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Chinese woman found guilty of trespassing at Mar-a-Lago, lying to federal agents

Posted: 9:40 AM, Sep 11, 2019
Updated: 2019-09-11 19:58:15-04
WPTV-YUJING-ZHANG-MAR-A-LAGO.jpg

FORT LAUDERDALE, Fla. — A Chinese woman has been found guilty after lying her way into President Donald Trump's Mar-a-Lago club on Palm Beach earlier this year.

After four hours of deliberations on Wednesday, jurors convicted 33-year-old Yujing Zhang of entering or remaining in a restricted building or grounds, as well as making false statements to a federal officer.

Zhang appeared unfazed as the verdict was read.

The Chinese national faces up to six years in federal prison when she's sentenced on Nov. 22, and will likely be deported once her sentence is completed.

On Tuesday, Zhang proclaimed her innocence during closing arguments.

"As you've seen from the very beginning, I made [a] contract to go to Mar-a-Lago to see [the] President," Zhang told jurors. "I do think it's a fact that I did nothing wrong."

Zhang added that she did not lie to Secret Service agents, as prosecutors accused her of.

"I followed instruction to when I went into Mar-a-Lago for the visit," Zhang said. "So that's what I want to say, thank you."

Assistant U.S. Attorney Rolando Garcia delivered closing remarks for the prosecution, saying Zhang had a contract to visit Mar-a-Lago for a United Nations Friendship Event, but was told the event was canceled, yet still flew to the United States and showed up at President Trump's club.

"Two days before she flies to the United States, she is being told this event has been canceled," Garcia told the jury.

Garcia also repeatedly accused Zhang of lying to gain access to Mar-a-Lago.

"[Zhang] clearly knew that she did not have permission to be there. Period," Garcia said. "She knew there was no event. She knew there was no event days before."

RELATED: Hundreds of jail phone calls released in Yujing Zhang case

According to her arrest affidavit, Zhang lied her way into the reception area of Mar-a-Lago on March 30 by falsely telling security she was a member and was going to swim.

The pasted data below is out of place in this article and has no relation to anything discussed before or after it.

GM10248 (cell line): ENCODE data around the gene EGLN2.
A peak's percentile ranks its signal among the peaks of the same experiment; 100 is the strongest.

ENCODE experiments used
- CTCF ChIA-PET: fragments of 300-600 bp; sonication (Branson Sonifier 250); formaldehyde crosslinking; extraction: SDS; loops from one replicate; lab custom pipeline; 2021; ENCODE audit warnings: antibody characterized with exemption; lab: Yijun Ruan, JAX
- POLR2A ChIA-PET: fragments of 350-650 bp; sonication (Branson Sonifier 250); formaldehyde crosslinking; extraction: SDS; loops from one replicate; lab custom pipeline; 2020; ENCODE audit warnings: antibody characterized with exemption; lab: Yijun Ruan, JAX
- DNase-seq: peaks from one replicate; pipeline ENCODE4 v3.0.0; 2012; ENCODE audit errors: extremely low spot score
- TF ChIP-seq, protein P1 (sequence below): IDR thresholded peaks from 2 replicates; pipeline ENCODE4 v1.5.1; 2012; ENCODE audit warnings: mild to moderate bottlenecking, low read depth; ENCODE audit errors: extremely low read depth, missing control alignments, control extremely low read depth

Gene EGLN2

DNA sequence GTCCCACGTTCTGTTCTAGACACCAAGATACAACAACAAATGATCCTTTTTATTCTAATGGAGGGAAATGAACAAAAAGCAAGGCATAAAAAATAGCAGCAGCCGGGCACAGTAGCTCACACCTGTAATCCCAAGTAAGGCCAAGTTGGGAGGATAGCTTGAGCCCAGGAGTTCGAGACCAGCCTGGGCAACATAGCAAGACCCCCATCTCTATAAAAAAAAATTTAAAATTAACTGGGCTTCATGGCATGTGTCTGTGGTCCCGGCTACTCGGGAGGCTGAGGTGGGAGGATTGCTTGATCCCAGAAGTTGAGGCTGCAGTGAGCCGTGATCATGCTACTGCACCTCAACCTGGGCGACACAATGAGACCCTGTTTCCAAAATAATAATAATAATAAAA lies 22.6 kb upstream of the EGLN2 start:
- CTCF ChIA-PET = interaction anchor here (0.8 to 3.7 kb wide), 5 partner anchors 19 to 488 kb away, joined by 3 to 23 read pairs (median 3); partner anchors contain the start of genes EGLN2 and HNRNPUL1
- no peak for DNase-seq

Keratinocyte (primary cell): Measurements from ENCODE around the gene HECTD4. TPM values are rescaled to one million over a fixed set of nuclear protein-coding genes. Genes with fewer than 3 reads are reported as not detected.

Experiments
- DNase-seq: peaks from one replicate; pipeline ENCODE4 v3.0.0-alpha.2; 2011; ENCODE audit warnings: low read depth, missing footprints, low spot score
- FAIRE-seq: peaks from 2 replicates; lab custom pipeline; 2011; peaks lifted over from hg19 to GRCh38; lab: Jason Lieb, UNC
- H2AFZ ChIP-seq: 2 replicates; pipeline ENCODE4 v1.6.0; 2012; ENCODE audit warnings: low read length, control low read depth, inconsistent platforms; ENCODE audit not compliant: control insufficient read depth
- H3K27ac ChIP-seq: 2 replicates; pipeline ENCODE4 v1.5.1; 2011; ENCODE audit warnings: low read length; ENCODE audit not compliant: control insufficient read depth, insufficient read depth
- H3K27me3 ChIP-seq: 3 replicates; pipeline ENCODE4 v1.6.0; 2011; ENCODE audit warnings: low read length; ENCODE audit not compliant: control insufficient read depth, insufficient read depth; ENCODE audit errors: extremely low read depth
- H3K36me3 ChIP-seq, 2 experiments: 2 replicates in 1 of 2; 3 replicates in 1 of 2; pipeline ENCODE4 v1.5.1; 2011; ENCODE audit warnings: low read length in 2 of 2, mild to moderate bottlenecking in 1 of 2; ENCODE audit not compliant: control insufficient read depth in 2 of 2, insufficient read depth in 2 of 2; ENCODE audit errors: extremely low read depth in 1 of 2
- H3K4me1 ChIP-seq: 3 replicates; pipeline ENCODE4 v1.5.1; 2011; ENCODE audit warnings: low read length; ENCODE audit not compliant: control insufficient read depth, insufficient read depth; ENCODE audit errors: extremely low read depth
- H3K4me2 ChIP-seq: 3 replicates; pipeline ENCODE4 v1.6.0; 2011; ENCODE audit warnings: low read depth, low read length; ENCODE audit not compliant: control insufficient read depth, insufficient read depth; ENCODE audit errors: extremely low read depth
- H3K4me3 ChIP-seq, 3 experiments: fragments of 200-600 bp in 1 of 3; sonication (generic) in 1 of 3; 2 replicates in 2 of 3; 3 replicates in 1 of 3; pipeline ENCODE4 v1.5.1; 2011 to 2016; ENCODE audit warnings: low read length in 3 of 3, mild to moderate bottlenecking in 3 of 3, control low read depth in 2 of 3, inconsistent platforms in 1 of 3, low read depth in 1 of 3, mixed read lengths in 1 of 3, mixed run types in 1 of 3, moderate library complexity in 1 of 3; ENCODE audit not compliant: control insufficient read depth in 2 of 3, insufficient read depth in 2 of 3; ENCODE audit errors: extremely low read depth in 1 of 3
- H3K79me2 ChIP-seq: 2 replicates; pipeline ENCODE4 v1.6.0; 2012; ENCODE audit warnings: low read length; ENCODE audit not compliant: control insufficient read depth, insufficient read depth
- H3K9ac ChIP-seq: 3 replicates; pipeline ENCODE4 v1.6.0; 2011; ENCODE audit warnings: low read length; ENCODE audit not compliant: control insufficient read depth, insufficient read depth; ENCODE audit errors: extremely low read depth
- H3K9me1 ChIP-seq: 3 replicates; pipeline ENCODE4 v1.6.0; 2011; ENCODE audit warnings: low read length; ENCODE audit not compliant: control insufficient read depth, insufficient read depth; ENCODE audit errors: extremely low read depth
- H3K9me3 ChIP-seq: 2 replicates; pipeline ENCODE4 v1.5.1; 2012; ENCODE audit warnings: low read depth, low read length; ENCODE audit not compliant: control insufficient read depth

The affidavit said Zhang showed security two Republic of China passports, both in the name of 'Zhang' with her photograph.

At first, security was unable to verify Zhang's name on Mar-a-Lago's guest access list. However "due to a potential language barrier issue, Mar-a-Lago believed her to be the relative of member Zhang and allowed her access onto the property," the affidavit stated.

Once entering the reception area, Zhang told a receptionist she was at Mar-a-Lago for a United Nations Friendship Event between the U.S. and China, which wasn't actually taking place.

Zhang claimed "she came to Mar-a-Lago early for the event so she could familiarize herself with the property and take pictures. Zhang stated she had documentation purportedly showing her invitation to the event, but agents were unable to read it as it was in Chinese," the affidavit said.

According to the affidavit, due to Zhang's lack of legitimate documentation, as well as contradictory statements she made to Secret Service agents, she was detained and taken to the agency's West Palm Beach office for questioning.

Agents said Zhang was carrying four cell phones, an external hard drive, and a thumb drive initially thought to have had malware installed on it. It was later determined there was no malware on the thumb drive.

In addition, federal prosecutors said agents found a device in Zhang's hotel room that could detect hidden cameras. They also discovered $8,000 in U.S. and Chinese currency, nine USB drives, five USB cards, and several credit cards in her name.

Prosecutors said Zhang has no ties to South Florida, and it's unclear what her motive was.